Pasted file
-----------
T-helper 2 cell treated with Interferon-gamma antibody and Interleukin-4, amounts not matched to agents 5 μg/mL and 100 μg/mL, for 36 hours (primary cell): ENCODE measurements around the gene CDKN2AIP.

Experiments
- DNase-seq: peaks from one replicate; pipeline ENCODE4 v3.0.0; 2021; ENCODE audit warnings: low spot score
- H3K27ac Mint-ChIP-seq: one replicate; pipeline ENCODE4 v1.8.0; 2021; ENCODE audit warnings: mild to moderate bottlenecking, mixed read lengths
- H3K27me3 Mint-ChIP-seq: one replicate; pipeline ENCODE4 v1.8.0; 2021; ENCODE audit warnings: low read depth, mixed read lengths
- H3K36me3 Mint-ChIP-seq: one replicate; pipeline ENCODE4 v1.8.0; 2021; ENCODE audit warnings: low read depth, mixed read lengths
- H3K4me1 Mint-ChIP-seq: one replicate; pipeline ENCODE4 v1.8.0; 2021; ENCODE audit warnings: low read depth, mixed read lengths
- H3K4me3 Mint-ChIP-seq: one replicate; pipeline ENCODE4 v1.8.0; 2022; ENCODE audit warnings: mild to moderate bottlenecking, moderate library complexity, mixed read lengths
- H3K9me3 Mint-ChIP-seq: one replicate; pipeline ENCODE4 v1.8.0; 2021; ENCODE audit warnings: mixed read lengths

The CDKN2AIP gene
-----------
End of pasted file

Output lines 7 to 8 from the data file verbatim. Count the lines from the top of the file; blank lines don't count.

- H3K4me1 Mint-ChIP-seq: one replicate; pipeline ENCODE4 v1.8.0; 2021; ENCODE audit warnings: low read depth, mixed read lengths
- H3K4me3 Mint-ChIP-seq: one replicate; pipeline ENCODE4 v1.8.0; 2022; ENCODE audit warnings: mild to moderate bottlenecking, moderate library complexity, mixed read lengths